Can cabin crew really tell if you’re still texting after the announcement to turn your phone off? Aviation journalist John Walton looks into whether there are phone detectors on planes — or not.
Does your flight attendant know if your phone is in flight mode or turned off?
As a rule, no. There’s no device that’s regularly installed on airplanes that can figure out how many phones, tablets, e-readers or other kinds of device are on in the cabin.
This whole thing is a big lie that dates back to when wifi wasn’t really normal on planes, and few aircraft had been tested to make sure that electronic devices didn’t interfere with their systems.
So if you’re a nervous flyer and hear it, please take heart: this is nothing to worry about.
But why do I have to turn them off in the first place?
The reason devices have to be turned to airplane mode or all the way off is that some of the onboard systems can be affected by interference from phones.
Interference is rare, and probably wouldn’t affect your flight, but aviation is an industry built on certainty, not probability.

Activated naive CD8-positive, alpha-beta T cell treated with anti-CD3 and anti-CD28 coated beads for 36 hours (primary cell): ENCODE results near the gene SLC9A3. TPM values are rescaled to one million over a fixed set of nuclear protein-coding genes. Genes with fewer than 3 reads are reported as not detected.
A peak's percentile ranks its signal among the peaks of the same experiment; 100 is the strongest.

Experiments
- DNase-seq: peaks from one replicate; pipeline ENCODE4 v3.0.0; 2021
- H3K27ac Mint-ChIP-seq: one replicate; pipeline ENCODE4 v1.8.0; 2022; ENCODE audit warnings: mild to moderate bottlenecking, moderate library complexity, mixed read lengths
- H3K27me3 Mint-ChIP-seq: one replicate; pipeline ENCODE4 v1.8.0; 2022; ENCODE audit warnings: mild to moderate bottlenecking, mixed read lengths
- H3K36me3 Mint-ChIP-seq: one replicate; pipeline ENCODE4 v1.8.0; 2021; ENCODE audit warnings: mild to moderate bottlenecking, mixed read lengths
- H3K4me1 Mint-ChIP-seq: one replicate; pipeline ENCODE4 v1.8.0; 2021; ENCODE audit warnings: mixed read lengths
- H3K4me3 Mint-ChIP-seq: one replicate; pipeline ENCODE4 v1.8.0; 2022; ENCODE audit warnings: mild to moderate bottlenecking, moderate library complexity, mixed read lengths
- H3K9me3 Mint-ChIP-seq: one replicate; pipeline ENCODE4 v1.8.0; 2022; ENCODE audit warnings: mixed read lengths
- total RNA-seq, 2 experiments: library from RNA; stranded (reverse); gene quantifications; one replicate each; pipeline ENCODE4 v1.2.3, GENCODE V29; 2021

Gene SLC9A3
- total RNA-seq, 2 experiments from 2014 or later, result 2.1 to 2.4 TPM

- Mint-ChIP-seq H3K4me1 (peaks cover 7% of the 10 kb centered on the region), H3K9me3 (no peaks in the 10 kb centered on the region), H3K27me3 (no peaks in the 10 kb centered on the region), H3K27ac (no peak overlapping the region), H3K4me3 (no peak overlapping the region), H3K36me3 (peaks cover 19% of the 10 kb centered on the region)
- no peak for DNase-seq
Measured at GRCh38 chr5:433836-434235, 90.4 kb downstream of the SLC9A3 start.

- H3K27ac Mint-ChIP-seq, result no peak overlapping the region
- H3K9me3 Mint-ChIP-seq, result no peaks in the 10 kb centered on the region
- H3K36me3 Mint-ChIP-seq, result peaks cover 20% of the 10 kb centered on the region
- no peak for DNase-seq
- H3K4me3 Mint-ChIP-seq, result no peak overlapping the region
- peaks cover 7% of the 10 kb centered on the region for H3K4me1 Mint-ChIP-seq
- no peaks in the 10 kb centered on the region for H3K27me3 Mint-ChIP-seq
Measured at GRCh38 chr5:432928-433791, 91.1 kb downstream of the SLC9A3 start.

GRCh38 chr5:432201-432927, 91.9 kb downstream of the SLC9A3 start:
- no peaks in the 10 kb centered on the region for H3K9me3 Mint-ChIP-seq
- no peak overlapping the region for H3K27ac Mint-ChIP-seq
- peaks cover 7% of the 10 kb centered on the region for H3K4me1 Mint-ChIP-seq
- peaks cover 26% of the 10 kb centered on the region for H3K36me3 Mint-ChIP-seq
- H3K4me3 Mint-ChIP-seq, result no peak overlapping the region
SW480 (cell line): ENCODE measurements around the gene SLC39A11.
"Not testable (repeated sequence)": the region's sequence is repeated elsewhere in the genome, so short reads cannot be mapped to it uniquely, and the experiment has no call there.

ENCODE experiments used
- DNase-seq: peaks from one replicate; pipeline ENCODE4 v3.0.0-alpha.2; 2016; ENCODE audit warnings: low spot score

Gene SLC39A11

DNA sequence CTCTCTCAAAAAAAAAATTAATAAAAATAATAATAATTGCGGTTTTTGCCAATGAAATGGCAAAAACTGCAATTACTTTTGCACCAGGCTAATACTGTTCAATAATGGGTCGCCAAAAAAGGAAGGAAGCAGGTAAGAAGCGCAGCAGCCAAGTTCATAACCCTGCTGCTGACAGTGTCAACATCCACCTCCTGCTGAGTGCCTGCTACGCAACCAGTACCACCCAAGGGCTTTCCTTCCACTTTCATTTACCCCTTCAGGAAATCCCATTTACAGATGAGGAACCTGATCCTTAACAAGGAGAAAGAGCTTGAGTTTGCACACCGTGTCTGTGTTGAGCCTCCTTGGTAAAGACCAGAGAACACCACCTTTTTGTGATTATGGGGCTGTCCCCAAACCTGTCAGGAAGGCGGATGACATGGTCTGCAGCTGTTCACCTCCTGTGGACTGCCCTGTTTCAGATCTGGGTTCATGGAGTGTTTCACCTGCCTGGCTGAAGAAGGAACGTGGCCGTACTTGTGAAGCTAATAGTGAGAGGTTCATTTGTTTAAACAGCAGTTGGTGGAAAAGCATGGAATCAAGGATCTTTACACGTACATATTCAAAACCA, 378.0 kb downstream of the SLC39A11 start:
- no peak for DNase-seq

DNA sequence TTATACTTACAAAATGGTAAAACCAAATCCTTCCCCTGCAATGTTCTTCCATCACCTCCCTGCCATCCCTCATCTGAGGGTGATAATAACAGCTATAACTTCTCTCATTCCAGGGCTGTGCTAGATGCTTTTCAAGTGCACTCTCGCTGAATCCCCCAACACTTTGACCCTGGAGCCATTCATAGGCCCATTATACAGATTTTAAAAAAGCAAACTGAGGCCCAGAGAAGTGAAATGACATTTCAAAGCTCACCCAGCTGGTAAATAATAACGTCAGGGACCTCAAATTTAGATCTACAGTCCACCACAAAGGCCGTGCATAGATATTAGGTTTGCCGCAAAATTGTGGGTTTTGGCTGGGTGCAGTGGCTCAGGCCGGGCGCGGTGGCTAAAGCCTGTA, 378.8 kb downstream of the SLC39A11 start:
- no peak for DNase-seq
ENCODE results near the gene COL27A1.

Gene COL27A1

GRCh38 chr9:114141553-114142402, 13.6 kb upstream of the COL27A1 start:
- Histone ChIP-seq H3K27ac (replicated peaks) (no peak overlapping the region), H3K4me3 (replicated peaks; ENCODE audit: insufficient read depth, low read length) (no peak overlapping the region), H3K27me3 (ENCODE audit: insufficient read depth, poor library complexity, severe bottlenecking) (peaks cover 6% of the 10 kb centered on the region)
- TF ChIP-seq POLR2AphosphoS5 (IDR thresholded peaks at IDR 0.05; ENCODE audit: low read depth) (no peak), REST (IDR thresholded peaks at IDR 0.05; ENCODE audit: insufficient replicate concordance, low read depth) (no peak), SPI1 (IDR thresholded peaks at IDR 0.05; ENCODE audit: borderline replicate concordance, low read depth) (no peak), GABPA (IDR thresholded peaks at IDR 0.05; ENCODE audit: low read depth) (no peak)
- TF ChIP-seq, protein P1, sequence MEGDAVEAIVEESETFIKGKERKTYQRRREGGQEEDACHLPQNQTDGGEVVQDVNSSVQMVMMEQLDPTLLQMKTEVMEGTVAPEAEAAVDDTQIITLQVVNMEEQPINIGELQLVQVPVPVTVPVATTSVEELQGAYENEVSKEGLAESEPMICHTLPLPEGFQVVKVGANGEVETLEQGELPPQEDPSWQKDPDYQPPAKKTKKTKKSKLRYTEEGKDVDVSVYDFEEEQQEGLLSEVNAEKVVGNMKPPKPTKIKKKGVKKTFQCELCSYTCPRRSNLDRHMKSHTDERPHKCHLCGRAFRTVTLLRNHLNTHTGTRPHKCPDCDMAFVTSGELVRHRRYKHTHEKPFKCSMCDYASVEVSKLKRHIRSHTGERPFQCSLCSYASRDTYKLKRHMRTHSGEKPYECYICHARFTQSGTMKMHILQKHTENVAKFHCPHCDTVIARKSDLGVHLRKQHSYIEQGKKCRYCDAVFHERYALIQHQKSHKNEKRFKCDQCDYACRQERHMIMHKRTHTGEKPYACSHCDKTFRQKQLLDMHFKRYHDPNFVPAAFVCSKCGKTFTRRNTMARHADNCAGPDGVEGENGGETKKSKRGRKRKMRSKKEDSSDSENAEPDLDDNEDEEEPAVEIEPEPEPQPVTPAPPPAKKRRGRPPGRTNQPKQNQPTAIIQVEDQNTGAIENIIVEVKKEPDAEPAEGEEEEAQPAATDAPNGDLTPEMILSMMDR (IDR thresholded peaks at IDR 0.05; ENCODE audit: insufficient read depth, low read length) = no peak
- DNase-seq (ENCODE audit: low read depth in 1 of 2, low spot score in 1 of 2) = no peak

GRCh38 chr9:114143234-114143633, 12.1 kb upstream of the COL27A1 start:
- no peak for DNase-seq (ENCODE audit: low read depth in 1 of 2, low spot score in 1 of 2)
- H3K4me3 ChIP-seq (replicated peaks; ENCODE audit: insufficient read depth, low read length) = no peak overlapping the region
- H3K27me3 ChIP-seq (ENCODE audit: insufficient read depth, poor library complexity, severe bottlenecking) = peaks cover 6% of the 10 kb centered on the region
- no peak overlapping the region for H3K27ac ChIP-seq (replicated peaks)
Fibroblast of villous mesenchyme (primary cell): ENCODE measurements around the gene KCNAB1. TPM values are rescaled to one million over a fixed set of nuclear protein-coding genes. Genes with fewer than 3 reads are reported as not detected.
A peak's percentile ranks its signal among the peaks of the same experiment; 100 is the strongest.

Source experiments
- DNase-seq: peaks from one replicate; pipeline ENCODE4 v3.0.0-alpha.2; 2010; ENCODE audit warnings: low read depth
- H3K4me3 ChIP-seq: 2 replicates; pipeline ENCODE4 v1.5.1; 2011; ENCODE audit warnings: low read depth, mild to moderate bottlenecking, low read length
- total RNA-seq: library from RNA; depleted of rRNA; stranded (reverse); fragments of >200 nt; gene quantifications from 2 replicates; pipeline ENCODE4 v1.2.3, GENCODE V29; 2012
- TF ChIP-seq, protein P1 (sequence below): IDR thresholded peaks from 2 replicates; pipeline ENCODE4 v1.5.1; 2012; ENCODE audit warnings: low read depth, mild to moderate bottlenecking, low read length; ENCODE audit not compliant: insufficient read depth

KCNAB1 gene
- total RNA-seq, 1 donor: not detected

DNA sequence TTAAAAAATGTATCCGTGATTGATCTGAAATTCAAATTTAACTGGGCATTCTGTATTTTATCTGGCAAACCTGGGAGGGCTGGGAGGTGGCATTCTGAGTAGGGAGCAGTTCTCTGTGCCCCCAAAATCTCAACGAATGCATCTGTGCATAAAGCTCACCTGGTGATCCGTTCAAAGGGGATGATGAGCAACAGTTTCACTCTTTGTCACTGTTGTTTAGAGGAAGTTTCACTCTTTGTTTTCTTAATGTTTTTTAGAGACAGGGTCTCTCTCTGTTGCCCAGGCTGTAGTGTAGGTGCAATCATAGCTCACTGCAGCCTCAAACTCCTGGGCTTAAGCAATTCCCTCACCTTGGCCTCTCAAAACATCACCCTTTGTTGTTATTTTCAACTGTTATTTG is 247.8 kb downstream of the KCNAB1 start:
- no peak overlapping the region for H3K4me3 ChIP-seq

The crew can estimate how many phones are in use
They may be able to turn on the onboard cellular connection and see how many devices autoconnect to it via the mobile network over 3G or 4G. This is largely restricted to longhaul planes.
And if you’re on one of the very latest planes, or a slightly older aircraft that’s just come out of having a new cabin put in, there may be another way for the crew to keep an eye on you: CCTV.
Wait, CCTV cameras? Really?
Yes, onboard CCTV cameras have been around for a while around the flight deck but recently they’ve been making their way into the cabin too.
You probably won’t spot the cameras: they’re often in a small, pinhole style, mounted in a panel at the top of the bulkhead walls. They’re also most often in business and first class cabins.
The new increased privacy for these deluxe seats mean that, at times, flight attendants can’t see everyone in the cabin from their cabin crew seats by the doors.
Why are they there?
Since regulations mean that the crew must be able to see into the cabin, enter the CCTV cameras. But even then, they can’t really know you’re online unless they see you tweeting or loading pages.
So you’re much more likely to get a tap on the shoulder from a flight attendant than to have your name or seat number blared out on the public address system.
Don’t worry that the plane will be affected because someone has left their device on.
Just make sure yours — all of yours, including that e-reader and tablet — are in airplane mode or turned off, as directed.